Project Management Institute

Bottoms up

VOICES | Peer to Peer

When the executive suite approves a project that will create major change, here's how to handle the stakeholders who matter most.

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I could see why people might think that buy-in from the executive level is more important, because it's difficult to build buy-in from below without buy-in from above. But in truth, they're both equally important to a project's success.

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I agree. Here's a good example: When I was the project manager on the construction of a healthcare facility, we implemented mock-up rooms so the medical staff could experience how the new facility would look and feel in critical rooms, such as maternity or intensive care, and the staff provided feedback to the architects.

I'll never forget when an older nurse, who didn't seem interested in implementing change, came up to me with this huge smile in the middle of the project.

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She said, “The architects have come back time and time again, demonstrating with the new drawings that they are actually listening to our suggestions.” Getting buy-in from internal end users ensures we're meeting their clinical needs and requirements—and the project might not have been as successful without that buy-in.

What's at risk when project managers don't rely on change management techniques?

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They end up with an end product that is not sustainable. People generally won't accept the end product, and a new project will need to be planned much sooner than it should be.

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Not using change management techniques is a big career risk to the project manager, too. That person could be seen as someone who gets things done, which is certainly a good thing, but one who doesn't inspire others or work to align stakeholders with the organization and its projects.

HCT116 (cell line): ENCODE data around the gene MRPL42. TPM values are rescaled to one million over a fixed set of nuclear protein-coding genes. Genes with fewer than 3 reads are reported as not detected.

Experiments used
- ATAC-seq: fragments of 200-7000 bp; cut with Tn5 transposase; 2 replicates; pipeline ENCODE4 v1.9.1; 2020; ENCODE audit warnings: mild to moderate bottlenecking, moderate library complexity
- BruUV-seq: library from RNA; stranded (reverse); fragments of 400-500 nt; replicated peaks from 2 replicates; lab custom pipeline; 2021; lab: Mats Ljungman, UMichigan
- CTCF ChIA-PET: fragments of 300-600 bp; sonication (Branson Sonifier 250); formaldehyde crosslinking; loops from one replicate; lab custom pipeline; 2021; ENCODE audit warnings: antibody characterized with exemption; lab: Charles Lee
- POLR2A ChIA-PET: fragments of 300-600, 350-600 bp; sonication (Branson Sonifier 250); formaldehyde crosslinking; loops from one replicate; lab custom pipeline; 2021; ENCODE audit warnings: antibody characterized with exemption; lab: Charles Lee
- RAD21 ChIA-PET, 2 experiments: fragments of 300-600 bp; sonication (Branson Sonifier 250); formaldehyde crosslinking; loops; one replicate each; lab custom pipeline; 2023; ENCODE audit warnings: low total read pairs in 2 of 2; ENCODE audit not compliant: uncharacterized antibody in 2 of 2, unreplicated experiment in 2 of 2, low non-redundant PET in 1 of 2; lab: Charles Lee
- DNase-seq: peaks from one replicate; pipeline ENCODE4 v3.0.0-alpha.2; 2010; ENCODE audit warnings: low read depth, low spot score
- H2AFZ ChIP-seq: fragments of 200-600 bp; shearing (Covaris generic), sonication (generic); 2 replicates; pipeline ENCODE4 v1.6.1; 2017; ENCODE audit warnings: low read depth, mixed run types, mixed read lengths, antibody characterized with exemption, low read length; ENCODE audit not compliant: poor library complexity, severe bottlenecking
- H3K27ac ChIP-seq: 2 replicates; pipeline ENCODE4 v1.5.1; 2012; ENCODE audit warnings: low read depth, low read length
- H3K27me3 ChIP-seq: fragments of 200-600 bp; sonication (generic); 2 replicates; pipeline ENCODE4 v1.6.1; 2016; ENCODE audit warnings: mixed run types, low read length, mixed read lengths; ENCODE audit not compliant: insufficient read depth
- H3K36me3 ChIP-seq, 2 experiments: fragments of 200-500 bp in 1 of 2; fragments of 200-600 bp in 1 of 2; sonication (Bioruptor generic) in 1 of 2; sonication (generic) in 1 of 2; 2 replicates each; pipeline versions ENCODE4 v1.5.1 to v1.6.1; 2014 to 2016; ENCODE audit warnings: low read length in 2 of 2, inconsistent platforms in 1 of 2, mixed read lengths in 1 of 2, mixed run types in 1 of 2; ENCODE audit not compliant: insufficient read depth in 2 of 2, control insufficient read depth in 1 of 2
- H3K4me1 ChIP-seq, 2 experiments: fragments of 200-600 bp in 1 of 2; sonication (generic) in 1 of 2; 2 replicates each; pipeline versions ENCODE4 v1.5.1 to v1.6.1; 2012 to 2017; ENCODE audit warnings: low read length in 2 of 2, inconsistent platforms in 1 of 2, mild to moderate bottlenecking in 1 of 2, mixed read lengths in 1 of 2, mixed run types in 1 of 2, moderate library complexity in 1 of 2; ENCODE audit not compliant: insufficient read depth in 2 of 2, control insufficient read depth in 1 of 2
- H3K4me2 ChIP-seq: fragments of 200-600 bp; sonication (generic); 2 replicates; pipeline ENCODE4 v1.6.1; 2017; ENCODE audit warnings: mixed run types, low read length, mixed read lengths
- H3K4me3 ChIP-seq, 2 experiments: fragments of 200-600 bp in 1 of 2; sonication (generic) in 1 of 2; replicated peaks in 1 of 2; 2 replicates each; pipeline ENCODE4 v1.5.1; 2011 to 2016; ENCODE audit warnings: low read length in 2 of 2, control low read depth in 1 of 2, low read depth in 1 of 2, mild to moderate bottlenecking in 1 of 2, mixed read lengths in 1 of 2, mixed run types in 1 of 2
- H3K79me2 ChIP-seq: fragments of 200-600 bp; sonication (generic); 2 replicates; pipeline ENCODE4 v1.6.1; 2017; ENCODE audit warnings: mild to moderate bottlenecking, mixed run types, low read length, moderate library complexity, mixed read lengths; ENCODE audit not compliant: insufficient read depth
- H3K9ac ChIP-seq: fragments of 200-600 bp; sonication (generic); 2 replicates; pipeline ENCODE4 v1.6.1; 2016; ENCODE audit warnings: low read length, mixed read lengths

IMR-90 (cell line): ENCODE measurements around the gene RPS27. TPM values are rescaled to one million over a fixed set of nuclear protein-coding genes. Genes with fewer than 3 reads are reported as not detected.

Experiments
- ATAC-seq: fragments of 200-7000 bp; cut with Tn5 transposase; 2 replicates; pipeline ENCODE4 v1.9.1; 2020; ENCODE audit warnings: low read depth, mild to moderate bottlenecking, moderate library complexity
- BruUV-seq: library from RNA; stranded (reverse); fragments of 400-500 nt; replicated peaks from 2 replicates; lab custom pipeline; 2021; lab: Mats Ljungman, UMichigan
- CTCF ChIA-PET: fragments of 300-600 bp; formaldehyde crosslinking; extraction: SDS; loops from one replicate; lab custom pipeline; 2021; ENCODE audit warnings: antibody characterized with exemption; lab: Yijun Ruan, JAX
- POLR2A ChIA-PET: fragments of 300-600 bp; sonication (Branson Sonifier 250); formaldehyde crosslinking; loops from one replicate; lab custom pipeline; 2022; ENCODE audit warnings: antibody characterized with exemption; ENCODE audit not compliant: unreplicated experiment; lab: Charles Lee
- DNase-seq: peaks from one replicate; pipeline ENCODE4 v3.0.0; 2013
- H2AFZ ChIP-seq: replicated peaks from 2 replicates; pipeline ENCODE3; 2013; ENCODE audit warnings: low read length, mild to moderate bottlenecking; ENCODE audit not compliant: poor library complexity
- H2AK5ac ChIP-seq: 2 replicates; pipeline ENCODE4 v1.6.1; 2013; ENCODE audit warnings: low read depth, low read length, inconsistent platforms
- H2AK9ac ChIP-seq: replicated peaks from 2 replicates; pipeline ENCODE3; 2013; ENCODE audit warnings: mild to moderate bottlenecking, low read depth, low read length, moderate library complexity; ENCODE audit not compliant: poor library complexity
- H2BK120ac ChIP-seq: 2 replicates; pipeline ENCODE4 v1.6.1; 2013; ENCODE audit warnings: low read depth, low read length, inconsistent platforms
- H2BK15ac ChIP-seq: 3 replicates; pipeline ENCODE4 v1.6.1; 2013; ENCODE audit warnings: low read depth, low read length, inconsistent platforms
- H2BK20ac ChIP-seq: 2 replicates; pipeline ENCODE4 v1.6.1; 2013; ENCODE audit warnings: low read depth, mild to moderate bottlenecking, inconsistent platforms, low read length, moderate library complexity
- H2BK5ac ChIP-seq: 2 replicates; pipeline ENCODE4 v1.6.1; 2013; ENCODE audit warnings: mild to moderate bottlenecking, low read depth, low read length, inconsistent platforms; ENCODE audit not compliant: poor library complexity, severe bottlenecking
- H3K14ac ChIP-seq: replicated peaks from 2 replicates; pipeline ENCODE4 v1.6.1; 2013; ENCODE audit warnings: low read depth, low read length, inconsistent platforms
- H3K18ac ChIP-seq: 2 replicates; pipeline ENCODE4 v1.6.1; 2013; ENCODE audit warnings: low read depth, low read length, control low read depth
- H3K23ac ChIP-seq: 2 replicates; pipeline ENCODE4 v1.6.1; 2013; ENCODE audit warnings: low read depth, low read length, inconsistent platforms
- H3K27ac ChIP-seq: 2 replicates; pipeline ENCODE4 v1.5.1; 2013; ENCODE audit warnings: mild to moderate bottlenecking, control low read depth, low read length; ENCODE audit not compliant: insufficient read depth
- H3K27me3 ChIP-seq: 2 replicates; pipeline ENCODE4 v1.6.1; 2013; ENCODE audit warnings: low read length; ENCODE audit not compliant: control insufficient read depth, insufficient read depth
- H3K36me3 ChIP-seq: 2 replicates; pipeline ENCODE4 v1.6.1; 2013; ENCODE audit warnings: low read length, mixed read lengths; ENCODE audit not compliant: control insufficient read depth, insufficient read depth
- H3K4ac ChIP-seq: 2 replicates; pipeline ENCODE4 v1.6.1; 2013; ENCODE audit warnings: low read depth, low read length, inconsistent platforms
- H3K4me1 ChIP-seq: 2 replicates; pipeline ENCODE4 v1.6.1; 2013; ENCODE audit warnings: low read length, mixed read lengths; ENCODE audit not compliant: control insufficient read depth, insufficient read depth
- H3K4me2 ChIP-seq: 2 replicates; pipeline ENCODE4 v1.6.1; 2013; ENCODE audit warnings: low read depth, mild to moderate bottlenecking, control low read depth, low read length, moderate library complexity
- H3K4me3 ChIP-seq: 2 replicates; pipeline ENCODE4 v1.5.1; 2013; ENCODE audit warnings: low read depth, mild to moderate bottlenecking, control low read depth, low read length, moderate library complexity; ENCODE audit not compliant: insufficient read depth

Why would project managers not use change management techniques, then?

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They might think they are using the techniques. Sometimes interpersonal skills are viewed as formal change management techniques, but this is wrong.

Interpersonal skills are soft skills and involve tasks like inviting someone to lunch to reach an informal agreement. That's just persuasion when compared to change management techniques, which are based on surveys, analysis and tools. PM

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Gustavo Pastrana, PMP, is the deputy director of the project management office at insurance organization AXA Seguros México, Mexico City, Mexico.

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Tom Sparrow, PMP, is the chief project officer at the North Island Hospitals Project, Vancouver Island Health Authority, Comox, British Columbia, Canada.

This material has been reproduced with the permission of the copyright owner. Unauthorized reproduction of this material is strictly prohibited. For permission to reproduce this material, please contact PMI.

PM NETWORK JULY 2013 WWW.PMI.ORG

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